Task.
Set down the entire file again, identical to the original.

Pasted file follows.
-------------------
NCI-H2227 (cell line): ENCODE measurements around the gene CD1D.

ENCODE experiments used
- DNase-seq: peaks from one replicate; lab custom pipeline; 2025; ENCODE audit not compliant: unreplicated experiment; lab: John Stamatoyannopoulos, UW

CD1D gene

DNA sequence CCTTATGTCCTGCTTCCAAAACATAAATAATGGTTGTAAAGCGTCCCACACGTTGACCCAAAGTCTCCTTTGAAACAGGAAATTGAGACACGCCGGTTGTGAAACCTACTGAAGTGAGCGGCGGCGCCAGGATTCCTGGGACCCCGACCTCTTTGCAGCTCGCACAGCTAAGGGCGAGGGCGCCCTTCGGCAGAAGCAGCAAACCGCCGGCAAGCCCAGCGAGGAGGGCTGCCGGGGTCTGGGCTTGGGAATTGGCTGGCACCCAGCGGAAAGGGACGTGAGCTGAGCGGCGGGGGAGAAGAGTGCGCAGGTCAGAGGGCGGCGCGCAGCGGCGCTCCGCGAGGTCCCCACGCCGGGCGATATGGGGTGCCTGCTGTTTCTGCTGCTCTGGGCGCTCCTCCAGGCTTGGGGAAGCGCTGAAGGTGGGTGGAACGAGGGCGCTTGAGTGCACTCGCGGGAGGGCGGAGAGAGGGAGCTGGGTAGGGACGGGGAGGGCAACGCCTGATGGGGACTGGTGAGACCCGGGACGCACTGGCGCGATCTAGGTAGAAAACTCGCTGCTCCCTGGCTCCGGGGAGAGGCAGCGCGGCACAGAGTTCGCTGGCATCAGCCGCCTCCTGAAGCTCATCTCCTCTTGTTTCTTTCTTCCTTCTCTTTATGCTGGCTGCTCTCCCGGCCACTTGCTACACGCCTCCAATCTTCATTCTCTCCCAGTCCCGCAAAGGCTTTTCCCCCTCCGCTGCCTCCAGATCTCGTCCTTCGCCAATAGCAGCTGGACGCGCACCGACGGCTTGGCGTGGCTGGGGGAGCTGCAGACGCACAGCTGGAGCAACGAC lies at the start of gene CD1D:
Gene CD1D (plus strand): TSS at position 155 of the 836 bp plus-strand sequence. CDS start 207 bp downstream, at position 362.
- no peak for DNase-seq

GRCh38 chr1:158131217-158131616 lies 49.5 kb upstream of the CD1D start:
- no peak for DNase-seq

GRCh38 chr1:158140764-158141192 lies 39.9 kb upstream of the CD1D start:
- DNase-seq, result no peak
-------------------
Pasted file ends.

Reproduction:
NCI-H2227 (cell line): ENCODE measurements around the gene CD1D.

ENCODE experiments used
- DNase-seq: peaks from one replicate; lab custom pipeline; 2025; ENCODE audit not compliant: unreplicated experiment; lab: John Stamatoyannopoulos, UW

CD1D gene

DNA sequence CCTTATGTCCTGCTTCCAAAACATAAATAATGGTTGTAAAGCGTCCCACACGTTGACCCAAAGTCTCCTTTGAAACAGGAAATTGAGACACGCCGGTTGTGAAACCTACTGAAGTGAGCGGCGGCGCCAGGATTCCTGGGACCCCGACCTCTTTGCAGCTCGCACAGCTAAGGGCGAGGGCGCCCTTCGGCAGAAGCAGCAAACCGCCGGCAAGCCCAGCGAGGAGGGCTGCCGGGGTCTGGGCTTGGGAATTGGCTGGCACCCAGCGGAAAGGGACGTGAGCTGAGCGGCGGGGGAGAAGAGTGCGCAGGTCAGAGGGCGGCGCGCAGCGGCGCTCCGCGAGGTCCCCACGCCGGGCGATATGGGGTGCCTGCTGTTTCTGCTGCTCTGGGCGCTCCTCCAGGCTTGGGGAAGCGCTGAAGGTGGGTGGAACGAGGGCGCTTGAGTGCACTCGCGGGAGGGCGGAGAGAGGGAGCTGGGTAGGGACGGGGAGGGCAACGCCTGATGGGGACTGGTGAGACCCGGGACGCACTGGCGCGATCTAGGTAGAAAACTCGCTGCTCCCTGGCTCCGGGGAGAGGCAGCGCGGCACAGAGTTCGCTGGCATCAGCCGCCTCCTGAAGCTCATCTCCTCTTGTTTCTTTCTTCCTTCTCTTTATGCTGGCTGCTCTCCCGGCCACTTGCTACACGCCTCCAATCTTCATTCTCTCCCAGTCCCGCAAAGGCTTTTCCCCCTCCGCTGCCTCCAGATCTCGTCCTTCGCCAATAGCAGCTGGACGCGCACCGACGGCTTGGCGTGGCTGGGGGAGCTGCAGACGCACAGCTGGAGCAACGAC lies at the start of gene CD1D:
Gene CD1D (plus strand): TSS at position 155 of the 836 bp plus-strand sequence. CDS start 207 bp downstream, at position 362.
- no peak for DNase-seq

GRCh38 chr1:158131217-158131616 lies 49.5 kb upstream of the CD1D start:
- no peak for DNase-seq

GRCh38 chr1:158140764-158141192 lies 39.9 kb upstream of the CD1D start:
- DNase-seq, result no peak